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Claims still rolling in on hail, wind storms PDF Print E-mail

By Carolyn Lee
The Imperial Republican

Insurance agencies in Imperial are still receiving claims from the hail storm of June 25 and the wind storm the following night. In fact, agents are so busy that they haven’t begun to total the number of claims, or the dollar amount of the damage.
All agencies in town received new claim reports this week, as people are still discovering damage to roofs, farm buildings and vehicles.
Adjustors for the agencies are still in the area, contacting claimants. A number of agencies had to call in adjustors from other parts of the state to help make visits to homes and farms.
Most of the claims received so far are confined to the Imperial city limits. A large hail storm entered the southwest corner of Imperial June 25, growing in violence as it traveled north, then east before easing up at the northeast edge of town.
However, some damage was reported from landowners outside of town after the June 26 wind storm. Several agencies received reports of pivots blown over, or grain bins destroyed.
Crop damage reports were minimal, agents said.
Claims estimates by the agencies are as follows, as of Tuesday:
McNair Agency, Inc.—about 145;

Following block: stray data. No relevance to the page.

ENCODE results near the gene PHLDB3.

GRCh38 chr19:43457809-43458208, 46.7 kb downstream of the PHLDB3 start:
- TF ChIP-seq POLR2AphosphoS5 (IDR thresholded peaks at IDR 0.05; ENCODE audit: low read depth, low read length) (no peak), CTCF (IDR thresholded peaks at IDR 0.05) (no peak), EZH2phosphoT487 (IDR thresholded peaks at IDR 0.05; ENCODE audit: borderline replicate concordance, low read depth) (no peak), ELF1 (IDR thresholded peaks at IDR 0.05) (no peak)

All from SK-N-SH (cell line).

Service Insurance—about 130;
Farm Bureau Financial Services—about 100;
State Farm Insurance—about 200.
Agents said it’s difficult to estimate the dollar damage incurred during the two storms. A vehicle may be totalled, but the dollar amount varies depending upon the book value and model, not necessarily the year.
Different scales are used for roof damage, depending on the number of “hits” the shingles took in a certain area.
Ron Cunningham of State Farm Insurance said, “It’s incredible how much money you put into a roof these days, compared to two to three years ago.” He said he has been told the cost of petroleum, which is used in asphalt shingles, contributes to the increased cost.
Jayne Henry of Service Insurance said she has seen roof costs double since 2002.
In several weeks agents may be able to begin to total up the cost of the storms. As Sharon Clark of McNair Agency, Inc. said, “It’s difficult to service our customers and compile numbers” when claims are being received and adjusted.